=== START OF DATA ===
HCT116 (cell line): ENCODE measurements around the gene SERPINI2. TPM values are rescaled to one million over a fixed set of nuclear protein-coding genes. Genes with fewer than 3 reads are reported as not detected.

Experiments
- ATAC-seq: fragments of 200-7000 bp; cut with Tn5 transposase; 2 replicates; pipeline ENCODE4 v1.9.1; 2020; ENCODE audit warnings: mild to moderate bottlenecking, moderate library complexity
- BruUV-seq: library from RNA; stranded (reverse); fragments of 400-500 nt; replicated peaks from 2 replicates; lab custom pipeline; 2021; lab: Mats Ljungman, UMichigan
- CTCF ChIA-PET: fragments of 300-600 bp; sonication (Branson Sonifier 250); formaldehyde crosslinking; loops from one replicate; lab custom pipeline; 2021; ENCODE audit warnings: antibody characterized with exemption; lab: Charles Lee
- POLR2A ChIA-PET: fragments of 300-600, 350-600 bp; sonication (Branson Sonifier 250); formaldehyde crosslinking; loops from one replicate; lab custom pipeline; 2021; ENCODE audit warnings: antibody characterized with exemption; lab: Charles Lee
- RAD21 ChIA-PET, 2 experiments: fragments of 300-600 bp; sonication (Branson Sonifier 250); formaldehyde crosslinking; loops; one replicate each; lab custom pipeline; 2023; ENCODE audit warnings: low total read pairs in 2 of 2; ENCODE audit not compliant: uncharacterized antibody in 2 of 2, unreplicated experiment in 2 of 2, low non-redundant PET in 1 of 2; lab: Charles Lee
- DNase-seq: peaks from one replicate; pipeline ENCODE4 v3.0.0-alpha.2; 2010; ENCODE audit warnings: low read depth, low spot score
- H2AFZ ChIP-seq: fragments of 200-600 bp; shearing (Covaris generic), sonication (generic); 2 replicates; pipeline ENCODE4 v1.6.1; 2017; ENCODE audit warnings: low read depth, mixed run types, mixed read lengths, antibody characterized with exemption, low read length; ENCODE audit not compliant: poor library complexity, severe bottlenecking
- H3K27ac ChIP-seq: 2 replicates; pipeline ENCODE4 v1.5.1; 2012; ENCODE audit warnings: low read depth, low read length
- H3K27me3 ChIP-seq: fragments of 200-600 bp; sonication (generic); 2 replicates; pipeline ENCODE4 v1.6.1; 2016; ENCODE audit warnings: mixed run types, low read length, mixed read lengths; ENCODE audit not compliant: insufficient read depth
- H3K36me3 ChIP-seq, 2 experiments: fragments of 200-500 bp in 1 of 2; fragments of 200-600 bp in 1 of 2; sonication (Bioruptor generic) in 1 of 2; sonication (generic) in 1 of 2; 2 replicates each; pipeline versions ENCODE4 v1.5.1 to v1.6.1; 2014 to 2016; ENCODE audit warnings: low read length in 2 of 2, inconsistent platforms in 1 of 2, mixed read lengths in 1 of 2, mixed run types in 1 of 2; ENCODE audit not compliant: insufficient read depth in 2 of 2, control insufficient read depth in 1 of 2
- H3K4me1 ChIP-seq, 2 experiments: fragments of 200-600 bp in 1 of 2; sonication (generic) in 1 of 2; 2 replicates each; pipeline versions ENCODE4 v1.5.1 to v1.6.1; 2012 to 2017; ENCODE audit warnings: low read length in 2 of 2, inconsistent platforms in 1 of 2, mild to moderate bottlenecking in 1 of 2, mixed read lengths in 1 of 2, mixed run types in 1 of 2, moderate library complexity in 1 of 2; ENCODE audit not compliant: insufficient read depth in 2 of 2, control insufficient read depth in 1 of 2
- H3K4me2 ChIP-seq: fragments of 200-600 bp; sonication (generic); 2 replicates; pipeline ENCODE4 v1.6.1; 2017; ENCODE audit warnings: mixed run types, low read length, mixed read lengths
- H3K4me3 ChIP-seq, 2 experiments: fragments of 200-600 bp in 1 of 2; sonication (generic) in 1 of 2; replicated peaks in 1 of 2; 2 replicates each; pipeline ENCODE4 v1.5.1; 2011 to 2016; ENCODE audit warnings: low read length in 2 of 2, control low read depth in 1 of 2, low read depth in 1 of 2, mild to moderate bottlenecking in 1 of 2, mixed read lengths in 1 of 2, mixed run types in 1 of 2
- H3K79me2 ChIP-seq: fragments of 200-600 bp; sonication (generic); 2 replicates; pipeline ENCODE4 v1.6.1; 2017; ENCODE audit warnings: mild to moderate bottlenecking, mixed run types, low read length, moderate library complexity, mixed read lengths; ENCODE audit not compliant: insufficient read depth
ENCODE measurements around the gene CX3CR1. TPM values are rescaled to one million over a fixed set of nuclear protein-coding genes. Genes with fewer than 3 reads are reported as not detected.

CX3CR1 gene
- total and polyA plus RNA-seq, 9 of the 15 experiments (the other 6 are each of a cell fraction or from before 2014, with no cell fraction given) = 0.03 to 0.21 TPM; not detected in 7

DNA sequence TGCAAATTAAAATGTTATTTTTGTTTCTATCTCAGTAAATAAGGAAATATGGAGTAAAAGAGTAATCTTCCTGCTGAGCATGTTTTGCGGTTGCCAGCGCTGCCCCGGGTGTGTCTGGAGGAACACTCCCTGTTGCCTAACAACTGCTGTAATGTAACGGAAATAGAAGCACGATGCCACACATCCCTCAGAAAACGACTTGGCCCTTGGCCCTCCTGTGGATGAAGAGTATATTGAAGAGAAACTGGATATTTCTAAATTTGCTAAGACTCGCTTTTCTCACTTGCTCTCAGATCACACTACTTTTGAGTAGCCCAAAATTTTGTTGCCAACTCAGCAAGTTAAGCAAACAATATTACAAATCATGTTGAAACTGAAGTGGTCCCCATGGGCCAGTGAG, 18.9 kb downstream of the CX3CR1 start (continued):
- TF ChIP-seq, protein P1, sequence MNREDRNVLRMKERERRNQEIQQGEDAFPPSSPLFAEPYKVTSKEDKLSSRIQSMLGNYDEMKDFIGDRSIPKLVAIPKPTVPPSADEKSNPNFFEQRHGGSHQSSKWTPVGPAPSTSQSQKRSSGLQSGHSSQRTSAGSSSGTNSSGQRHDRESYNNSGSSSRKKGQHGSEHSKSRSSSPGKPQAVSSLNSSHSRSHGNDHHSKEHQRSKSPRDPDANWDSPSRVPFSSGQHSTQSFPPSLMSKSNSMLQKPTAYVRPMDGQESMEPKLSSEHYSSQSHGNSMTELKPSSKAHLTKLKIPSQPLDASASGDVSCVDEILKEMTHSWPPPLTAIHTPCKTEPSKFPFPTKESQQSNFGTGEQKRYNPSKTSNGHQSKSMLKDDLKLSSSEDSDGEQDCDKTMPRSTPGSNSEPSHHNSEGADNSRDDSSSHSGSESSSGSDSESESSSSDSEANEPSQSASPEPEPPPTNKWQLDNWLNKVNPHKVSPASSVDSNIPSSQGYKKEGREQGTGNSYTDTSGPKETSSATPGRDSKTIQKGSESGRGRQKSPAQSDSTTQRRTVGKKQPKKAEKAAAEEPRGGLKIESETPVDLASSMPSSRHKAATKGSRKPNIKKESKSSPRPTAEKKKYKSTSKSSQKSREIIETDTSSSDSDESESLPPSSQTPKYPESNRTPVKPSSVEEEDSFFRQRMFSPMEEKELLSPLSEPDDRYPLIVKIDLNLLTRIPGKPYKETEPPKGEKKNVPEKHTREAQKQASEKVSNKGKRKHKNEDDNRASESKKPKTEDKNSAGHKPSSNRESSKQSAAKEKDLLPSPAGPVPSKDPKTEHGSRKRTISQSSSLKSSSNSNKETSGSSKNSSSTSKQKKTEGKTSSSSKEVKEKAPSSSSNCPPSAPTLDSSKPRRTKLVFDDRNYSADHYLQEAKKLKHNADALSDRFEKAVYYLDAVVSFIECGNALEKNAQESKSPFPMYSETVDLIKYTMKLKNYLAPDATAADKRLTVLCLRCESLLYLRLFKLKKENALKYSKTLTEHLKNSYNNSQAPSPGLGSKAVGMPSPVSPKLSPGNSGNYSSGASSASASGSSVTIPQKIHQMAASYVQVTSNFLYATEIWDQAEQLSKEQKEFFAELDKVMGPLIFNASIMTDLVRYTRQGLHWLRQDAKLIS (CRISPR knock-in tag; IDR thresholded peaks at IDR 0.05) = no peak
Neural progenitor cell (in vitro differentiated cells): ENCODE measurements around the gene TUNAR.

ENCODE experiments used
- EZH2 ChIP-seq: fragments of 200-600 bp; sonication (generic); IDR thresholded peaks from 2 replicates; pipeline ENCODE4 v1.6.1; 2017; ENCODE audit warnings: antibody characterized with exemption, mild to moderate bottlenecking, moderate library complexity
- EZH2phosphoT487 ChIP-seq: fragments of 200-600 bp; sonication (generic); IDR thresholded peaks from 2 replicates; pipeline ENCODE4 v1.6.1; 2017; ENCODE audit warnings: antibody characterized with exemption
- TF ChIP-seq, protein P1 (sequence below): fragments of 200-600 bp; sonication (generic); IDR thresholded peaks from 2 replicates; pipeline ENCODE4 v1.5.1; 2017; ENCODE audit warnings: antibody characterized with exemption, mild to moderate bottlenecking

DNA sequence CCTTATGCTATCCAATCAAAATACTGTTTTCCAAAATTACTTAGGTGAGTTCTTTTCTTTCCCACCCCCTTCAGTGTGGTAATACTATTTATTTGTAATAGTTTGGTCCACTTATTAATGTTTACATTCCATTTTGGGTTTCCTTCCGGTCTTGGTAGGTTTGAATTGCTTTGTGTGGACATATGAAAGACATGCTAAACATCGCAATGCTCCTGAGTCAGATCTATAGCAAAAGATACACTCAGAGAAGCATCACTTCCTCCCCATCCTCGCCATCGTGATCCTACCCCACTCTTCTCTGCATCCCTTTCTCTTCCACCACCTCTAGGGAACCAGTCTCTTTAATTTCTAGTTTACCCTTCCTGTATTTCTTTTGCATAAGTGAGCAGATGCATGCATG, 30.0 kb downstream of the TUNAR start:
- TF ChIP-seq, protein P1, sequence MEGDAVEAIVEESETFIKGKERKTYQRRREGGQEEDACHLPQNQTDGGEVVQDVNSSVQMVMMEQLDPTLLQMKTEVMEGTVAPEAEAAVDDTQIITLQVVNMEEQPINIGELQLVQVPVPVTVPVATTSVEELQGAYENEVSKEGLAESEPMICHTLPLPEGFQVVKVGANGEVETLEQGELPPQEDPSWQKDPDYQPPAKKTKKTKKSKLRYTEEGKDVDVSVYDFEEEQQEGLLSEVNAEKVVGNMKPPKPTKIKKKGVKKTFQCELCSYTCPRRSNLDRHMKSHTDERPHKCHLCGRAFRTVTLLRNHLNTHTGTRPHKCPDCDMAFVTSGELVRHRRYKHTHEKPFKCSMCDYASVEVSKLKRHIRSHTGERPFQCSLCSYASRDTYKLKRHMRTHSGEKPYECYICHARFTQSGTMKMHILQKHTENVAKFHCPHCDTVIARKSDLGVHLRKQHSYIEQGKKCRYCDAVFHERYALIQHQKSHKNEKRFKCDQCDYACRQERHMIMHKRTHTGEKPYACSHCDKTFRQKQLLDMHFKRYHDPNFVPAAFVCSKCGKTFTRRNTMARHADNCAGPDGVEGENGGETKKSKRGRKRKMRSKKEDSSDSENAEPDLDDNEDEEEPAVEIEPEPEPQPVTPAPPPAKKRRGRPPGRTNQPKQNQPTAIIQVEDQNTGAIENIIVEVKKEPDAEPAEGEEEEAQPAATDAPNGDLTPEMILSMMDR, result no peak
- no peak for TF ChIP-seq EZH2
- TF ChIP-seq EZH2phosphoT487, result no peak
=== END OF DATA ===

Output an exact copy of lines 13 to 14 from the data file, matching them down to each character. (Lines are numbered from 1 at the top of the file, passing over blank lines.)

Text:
- H3K4me1 ChIP-seq, 2 experiments: fragments of 200-600 bp in 1 of 2; sonication (generic) in 1 of 2; 2 replicates each; pipeline versions ENCODE4 v1.5.1 to v1.6.1; 2012 to 2017; ENCODE audit warnings: low read length in 2 of 2, inconsistent platforms in 1 of 2, mild to moderate bottlenecking in 1 of 2, mixed read lengths in 1 of 2, mixed run types in 1 of 2, moderate library complexity in 1 of 2; ENCODE audit not compliant: insufficient read depth in 2 of 2, control insufficient read depth in 1 of 2
- H3K4me2 ChIP-seq: fragments of 200-600 bp; sonication (generic); 2 replicates; pipeline ENCODE4 v1.6.1; 2017; ENCODE audit warnings: mixed run types, low read length, mixed read lengths